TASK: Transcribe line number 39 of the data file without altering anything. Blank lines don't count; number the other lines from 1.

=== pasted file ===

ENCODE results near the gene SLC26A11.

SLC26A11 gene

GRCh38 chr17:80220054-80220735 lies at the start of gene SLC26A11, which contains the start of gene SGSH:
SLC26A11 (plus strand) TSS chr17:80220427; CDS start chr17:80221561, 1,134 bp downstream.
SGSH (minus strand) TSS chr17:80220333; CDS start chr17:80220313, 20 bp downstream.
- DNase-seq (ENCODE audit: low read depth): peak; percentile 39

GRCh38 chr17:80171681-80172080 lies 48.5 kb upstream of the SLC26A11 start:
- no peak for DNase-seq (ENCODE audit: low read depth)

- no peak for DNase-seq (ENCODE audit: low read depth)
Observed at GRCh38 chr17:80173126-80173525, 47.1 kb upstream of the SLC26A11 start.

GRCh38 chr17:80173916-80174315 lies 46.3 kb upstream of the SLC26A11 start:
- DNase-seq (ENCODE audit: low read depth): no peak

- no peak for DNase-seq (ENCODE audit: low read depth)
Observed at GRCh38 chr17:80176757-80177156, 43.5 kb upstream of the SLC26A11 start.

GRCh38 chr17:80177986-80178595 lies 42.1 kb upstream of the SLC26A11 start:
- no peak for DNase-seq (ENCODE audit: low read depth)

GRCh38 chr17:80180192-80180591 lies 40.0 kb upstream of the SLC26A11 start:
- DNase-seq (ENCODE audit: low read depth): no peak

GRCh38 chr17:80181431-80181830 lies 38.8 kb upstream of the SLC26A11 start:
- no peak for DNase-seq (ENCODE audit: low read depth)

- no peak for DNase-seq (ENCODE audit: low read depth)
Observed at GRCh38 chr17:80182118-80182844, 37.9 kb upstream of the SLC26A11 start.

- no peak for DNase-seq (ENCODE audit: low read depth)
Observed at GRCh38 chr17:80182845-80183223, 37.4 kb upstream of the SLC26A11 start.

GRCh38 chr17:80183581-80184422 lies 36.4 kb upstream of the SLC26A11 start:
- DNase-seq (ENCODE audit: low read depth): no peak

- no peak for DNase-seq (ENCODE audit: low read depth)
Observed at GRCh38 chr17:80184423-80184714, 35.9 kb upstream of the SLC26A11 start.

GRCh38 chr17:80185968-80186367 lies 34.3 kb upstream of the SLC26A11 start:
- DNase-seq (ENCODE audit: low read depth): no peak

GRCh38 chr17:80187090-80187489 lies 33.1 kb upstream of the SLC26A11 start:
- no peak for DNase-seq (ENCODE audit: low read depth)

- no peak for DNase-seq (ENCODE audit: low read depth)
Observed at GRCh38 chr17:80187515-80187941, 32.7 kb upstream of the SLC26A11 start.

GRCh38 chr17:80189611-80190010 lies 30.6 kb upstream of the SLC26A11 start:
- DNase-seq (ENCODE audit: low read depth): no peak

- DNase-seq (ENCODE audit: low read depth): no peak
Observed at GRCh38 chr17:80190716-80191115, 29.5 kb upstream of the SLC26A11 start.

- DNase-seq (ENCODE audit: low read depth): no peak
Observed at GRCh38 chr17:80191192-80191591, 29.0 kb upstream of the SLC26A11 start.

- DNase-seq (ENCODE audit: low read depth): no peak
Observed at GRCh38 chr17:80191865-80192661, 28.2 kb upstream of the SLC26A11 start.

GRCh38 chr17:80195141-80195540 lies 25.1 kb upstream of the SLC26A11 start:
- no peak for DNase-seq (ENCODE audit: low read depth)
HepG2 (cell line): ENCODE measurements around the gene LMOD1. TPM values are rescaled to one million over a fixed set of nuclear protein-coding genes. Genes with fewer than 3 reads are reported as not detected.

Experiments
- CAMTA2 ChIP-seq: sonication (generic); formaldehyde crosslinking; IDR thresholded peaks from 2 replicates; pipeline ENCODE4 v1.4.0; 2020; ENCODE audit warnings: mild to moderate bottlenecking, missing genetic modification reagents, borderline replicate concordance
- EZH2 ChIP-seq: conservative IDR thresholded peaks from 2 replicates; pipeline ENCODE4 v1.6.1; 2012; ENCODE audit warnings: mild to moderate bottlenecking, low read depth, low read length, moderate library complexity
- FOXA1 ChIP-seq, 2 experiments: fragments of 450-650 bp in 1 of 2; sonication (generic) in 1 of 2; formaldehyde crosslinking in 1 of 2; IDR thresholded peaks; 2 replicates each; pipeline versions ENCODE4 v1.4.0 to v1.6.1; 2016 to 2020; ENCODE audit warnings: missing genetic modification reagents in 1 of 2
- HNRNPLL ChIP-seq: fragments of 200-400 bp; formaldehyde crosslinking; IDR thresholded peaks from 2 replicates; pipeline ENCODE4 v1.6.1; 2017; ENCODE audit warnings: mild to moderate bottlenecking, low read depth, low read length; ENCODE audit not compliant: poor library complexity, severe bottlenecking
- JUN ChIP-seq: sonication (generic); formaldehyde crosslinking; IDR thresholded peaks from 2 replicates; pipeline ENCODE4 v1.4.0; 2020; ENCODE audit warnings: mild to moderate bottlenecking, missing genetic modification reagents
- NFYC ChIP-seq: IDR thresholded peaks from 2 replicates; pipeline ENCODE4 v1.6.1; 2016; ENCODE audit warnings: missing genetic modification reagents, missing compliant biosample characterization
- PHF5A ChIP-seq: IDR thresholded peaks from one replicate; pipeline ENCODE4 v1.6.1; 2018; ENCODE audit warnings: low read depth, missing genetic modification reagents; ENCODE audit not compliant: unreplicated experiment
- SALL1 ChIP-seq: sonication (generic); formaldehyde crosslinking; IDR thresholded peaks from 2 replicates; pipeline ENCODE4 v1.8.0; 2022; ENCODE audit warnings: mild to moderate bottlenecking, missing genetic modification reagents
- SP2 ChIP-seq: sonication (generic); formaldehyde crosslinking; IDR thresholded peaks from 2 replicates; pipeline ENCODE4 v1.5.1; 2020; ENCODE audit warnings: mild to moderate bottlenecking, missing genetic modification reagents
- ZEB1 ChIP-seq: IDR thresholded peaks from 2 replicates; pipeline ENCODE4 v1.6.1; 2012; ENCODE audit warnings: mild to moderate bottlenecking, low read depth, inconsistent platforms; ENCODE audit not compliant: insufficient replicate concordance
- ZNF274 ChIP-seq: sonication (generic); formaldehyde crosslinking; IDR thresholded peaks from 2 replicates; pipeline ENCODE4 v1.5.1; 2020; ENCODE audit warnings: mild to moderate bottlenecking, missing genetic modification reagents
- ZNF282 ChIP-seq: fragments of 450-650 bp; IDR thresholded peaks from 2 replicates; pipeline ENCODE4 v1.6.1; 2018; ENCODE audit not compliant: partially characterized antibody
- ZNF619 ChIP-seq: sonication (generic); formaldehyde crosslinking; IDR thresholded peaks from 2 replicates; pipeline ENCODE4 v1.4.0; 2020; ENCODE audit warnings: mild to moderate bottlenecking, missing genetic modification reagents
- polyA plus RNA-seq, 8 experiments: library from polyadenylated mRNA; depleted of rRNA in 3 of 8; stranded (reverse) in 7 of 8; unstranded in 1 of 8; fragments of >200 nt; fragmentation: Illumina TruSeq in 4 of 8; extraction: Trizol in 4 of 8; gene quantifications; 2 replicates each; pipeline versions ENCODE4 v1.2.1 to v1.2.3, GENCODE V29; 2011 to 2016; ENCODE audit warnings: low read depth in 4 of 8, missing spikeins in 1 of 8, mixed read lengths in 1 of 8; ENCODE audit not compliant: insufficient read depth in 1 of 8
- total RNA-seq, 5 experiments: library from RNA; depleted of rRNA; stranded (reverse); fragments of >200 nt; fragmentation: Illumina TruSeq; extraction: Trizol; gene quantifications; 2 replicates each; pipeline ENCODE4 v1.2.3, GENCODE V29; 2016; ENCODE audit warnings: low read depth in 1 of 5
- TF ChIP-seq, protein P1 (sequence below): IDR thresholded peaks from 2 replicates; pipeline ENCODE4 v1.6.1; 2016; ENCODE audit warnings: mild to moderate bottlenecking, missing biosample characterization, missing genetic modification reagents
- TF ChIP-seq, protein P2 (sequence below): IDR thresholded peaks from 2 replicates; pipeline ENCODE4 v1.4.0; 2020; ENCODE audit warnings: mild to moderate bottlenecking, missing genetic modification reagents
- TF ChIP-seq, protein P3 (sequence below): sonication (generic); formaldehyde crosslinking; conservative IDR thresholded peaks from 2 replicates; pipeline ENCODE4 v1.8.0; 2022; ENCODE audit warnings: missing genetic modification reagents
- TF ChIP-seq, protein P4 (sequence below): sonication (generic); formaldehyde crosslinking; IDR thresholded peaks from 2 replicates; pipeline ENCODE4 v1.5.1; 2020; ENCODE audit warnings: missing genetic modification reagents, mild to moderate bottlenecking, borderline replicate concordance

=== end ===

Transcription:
- DNase-seq (ENCODE audit: low read depth): no peak